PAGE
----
Fig. 1
figure1

Diffusion tensor imaging of a 12-year-old boy with pilocytic astrocytoma with axial sections demonstrating the inferior (a), middle (b), and superior (c) cerebellar peduncles. The right sided image distortion results from a shunt valve artifact

Materials and methods

Following the “Preferred Reporting Items for Systematic Reviews and Meta-Analyses” (PRISMA) guidelines, a systematic PubMed search was performed for the terms “cerebellum” and “tractography” in literature published between January 2000 and December 2017 [29]. Results were manually filtered for studies using structural and functional magnetic resonance imaging (MRI) methods on healthy humans and provided explicitly connectivity information on the following nodes: (1) cerebellar localization, (2) cerebellar afferent or efferent pathway, and (3) extracerebellar localization. As the publications were heterogeneous with regard to definitions and reported parameters, pooling of data at the level of individual subjects was not feasible. With regard to the present study’s pragmatic aim, we thus compiled a quantitative descriptive analysis of N studies reporting each functional connection. Cerebellar cortical nomenclature is based on the proposal by Stoodley and Schmahmann [42]. Data was processed using GraphPad Prism for Windows (GraphPad Software, San Diego, USA) and visualized in a circular layout using Circos [23].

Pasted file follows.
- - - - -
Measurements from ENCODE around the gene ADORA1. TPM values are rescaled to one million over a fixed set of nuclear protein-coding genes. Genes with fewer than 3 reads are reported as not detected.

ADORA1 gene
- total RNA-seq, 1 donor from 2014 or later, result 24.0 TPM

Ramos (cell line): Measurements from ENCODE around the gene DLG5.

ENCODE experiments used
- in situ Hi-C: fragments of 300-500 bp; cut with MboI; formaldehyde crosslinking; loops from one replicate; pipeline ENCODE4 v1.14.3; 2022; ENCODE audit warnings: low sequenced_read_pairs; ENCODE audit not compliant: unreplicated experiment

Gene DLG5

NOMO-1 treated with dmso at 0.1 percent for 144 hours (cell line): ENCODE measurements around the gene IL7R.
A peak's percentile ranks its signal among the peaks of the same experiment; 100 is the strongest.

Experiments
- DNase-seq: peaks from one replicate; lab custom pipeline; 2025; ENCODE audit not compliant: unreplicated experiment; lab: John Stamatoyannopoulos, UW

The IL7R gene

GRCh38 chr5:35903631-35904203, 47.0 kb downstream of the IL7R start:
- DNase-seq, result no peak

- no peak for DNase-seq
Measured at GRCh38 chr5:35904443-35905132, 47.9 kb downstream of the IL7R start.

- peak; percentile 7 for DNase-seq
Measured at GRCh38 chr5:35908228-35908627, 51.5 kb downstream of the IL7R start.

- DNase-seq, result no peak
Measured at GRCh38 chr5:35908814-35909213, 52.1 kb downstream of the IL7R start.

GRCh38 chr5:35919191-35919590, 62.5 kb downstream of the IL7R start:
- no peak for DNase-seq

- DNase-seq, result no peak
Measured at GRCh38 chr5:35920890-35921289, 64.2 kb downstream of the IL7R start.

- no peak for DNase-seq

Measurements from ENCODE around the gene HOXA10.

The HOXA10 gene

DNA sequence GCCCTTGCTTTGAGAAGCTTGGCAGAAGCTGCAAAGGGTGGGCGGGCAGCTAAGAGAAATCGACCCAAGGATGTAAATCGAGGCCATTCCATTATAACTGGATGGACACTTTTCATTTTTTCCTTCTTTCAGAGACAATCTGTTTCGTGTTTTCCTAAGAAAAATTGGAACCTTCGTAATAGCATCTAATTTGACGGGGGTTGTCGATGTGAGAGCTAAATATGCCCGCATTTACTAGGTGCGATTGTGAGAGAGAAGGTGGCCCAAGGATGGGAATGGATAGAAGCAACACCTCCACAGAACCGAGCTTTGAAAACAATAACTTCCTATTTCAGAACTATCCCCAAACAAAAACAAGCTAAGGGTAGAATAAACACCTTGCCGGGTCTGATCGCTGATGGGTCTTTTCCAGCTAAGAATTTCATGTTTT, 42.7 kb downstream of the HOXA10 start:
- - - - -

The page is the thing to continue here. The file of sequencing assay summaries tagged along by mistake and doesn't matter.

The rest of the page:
Results

From 162 records, ultimately 25 studies were included in the analysis, providing MRI-based connectivity data for 1917 subjects with an age range from 30 gestational weeks to 87 years (Fig. 2) [2, 3, 7, 8, 10, 11, 15,16,17, 19,20,21, 24, 25, 28, 31, 33,34,35,36,37, 39, 40, 43, 44]. Fifteen studies reported sensorimotor connectivity [2, 7, 10, 15, 19, 21, 24, 28, 33, 35,36,37, 39, 43, 44]. Cognitive, associative, and limbic connectivities were described in 14 studies [3, 7, 8, 17, 20, 21, 31, 34, 35, 37, 39, 40, 43, 44].

Fig. 2
figure2

PRISMA flow diagram of the present study

As visualized in Fig. 3a, connectivity of the anterior cerebellum, which is predominantly involved in sensorimotor function, was reported in similar frequency with the superior cerebellar peduncle (SCP), middle cerebellar peduncle (MCP), and inferior cerebellar peduncle (ICP). For the posterior cerebellum, which is mainly associated with cognitive, emotional, and limbic functions, connectivity was reported mainly for the MCP, a lesser frequency for the SCP, and only rarely for the ICP.